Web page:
Paul Andrew and Paul Surridge show amassments for Salvatore Ferragamo and Roberto Cavalli

Paul Andrew orchestrated a weave mash-up in his Salvatore Ferragamo 2019 collection.
Photograph: Jacopo Raule/Getty Fetishes

Two British designers, Paul Andrew of Salvatore Ferragamo and Paul Surridge of Roberto Cavalli, suffer with unveiled womenswear collections for their respective brands in Milan.

It’s the commission of each to navigate that perennially sensitive trajectory of invoke occasioning modernity to a storied house.

The former was raring to go, fresh from understanding that he had been appointed creative director of the entire Ferragamo associates. Despite heading up the womenswear and footwear categories since 2016, the gesticulation, he told the Guardian backstage, was about “consolidating one design scheme” across the womenswear, menswear (looked after by Guillaume Meilland) and footwear for which it is famed.

That the unmixed collection was inspired by the palette and construction of a single shoe is no jolt, especially given it was the original remit of the house founded in 1923, as accurately as Andrew’s own metier that saw him win multiple awards for his New York-based footwear type before he was enticed back to Europe three years ago. The shoe in in doubt was a rainbow-hued suede patchwork mule made by the brand’s go down in 1942.

“If you imagine a woman walking down the street in that,” he reported pointing to a photo on his moodboard, “it’s totally mindblowing to think take how Salvatore combined technology, innovation and craftsmanship. If you study the togs [in this collection] in detail, there’s so much technical function in how the clothes are bonded and finished.”

Salvatore Ferragamo A/W 219 gathering. Photograph: Jacopo Raule/Getty Images

He was referring to the consistency mash-up in this collection. Full-look leather dominated, appearing in padded spreads and hooded anoraks, slinky slip dresses, boilersuits and align equalize a pyjama set. So too did fleece and shearling – seen in large sumptuous teddybear layers (a trend that will stretch from this winter to next), while surrounded cashmere, corduroy and technical wool gabardine took distress of outerwear across both men’s and womenswear.

Another nod to the past was considered in archive prints, which Andrews digitally remastered and reworked.

With his newly gave mantle, the designer is keen that while the brand must notwithstanding appeal to women in an older demographic, “[it’s] a brand which has customers in their 20s, 30s, 40s, 50s and 60s and more”, echoing his reveal notes which noted that this cross-generational technique results in a “quiet power that distinguishes the house”. In this whip-round, Andrews sought to solidify the idea Salvatore Ferragamo has something for everyone.

From at Roberto Cavalli, it was also a case of bringing the back catalogue up-to-date. Since his position in 2017, Hertfordshire-born Surridge – who spent years in the design tandem join ups of brands such as Burberry and Calvin Klein before being certainty the top job at Cavalli – has explored the traditional codes of the house and now, he says, he intuits he has hit his stride.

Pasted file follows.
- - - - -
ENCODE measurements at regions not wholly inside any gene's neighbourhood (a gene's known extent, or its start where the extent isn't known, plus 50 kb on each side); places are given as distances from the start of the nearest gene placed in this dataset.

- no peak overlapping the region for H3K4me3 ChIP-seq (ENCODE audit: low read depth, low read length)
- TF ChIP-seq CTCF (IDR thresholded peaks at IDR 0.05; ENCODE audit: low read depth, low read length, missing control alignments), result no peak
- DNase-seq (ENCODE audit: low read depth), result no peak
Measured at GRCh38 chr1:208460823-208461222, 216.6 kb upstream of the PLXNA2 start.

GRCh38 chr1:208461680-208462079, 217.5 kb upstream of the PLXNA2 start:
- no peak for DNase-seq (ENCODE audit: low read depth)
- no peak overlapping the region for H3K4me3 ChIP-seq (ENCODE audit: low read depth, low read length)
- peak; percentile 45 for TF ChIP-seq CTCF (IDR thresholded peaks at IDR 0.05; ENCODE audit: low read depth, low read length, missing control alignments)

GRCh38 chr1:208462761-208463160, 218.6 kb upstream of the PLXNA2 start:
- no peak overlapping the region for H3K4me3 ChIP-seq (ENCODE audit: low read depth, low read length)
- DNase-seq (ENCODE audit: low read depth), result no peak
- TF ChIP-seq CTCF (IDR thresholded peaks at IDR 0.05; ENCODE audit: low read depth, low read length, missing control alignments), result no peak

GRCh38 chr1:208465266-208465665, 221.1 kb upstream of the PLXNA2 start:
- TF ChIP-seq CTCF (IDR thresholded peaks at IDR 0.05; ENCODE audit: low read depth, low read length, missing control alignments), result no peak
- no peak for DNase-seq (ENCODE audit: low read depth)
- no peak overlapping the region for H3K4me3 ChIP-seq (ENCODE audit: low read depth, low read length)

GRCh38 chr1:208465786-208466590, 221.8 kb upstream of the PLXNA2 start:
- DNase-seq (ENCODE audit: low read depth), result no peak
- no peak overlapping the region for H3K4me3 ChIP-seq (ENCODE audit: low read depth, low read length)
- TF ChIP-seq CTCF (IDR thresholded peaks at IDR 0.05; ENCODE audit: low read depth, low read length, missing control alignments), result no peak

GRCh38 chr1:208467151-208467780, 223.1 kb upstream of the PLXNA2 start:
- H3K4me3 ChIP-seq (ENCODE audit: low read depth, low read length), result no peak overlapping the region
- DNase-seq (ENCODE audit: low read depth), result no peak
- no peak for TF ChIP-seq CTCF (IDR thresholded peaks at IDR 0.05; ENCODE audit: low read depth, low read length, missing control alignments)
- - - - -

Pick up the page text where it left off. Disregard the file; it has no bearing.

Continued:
Stylised tiger print at Roberto Cavalli. Photograph: Pixelformula/Spia/Rex/Shutterstock

Get pleasure from Andrew, his show was in part a homage to the brand’s archive. The instruct notes told us that the collection “evokes memories of Cavalli – not command references but reflections”, something that Surridge did through the make’s most synonymous of all patterns: animal print.

It appeared in what Surridge retailed backstage as “a stylised tiger print”, which came in suffused shades of fuchsia, chartreuse and deep azalea blue on dream of silk maxi skirts, coats and body-conscious wool costumes. Snakeskin was seen in a jacquard weave on tuxedo tailoring, while all-over metallic garnish appeared like glistening scales as though a second abrade.

All this talk of hot-house hues and excess may sound feel attracted to the Roberto Cavalli of old, but Surridge is keen to keep things effective forward in order to (as he put it) provide “modern solutions but in the Cavalli jurisprudence”. Like Andrews’ reinvention of his “old lady” archive prints, Surridge pressurized that the hand embroidery here was “discreetly done so it doesn’t guess passé” and said he was after a more futuristic aesthetic.

Roberto Cavalli display during the Milan fashion week. Photograph: Swan Gallet/WWD/Rex/Shutterstock

This came from cramming the work of the 18th century Polish artist Tamara de Lempicka, who he bring up inspired him to think about futurism in austere times. This was most undeniable manifested in the stretch bandage dresses which were cut to bear away from models’ frames, a 3D crease technique which was have bearing to silk skirts, and full-length Matrix-style leather coats.

“We’re not barest futuristic at the moment and I like the idea,” said Surridge after the conduct.